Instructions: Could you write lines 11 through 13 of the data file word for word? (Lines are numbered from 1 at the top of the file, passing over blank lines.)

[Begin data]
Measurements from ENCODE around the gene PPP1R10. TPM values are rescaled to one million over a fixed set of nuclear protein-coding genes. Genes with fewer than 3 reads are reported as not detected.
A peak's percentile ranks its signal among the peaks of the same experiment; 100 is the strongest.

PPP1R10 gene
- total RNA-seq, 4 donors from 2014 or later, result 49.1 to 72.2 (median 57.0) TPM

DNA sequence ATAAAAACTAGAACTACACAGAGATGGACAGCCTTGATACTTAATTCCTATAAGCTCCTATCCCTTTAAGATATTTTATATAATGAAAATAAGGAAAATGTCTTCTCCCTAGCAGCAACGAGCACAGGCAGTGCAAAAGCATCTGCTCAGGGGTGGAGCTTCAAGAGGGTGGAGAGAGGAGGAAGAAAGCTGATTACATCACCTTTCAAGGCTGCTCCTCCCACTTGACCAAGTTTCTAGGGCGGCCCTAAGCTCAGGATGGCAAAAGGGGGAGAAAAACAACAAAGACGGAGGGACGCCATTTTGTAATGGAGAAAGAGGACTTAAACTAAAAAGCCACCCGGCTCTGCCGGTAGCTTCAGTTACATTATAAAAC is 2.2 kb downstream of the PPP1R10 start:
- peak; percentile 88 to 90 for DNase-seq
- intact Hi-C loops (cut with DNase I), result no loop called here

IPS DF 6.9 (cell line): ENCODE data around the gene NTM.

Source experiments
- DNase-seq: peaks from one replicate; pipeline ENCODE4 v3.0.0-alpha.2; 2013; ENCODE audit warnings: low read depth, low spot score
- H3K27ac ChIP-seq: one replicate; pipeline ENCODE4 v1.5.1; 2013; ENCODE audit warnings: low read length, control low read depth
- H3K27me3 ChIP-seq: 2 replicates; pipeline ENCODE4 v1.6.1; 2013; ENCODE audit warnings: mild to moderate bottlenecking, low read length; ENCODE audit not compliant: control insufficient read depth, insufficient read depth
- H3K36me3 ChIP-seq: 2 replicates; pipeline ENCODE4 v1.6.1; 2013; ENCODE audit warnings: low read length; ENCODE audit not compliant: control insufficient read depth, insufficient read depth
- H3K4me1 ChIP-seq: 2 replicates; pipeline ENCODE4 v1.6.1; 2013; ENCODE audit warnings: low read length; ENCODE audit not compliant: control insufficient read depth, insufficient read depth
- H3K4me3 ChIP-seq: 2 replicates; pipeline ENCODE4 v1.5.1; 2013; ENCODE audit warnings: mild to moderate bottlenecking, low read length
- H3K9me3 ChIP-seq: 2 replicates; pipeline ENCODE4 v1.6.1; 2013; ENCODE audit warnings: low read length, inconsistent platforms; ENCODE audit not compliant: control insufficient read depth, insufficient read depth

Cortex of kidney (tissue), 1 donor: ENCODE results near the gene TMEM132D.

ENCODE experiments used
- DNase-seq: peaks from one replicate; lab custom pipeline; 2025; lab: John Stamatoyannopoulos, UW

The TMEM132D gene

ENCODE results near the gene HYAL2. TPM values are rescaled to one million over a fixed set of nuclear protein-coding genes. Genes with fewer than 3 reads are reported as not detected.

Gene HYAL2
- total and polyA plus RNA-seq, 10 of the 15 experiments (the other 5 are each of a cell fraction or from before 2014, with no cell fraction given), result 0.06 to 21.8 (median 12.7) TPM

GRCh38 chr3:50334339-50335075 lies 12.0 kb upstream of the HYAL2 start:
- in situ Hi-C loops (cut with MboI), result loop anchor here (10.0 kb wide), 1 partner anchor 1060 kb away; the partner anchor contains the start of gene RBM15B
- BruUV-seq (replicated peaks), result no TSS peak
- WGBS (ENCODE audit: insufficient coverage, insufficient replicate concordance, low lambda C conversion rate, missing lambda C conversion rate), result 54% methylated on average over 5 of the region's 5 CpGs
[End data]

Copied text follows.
- H3K27ac ChIP-seq: one replicate; pipeline ENCODE4 v1.5.1; 2013; ENCODE audit warnings: low read length, control low read depth
- H3K27me3 ChIP-seq: 2 replicates; pipeline ENCODE4 v1.6.1; 2013; ENCODE audit warnings: mild to moderate bottlenecking, low read length; ENCODE audit not compliant: control insufficient read depth, insufficient read depth
- H3K36me3 ChIP-seq: 2 replicates; pipeline ENCODE4 v1.6.1; 2013; ENCODE audit warnings: low read length; ENCODE audit not compliant: control insufficient read depth, insufficient read depth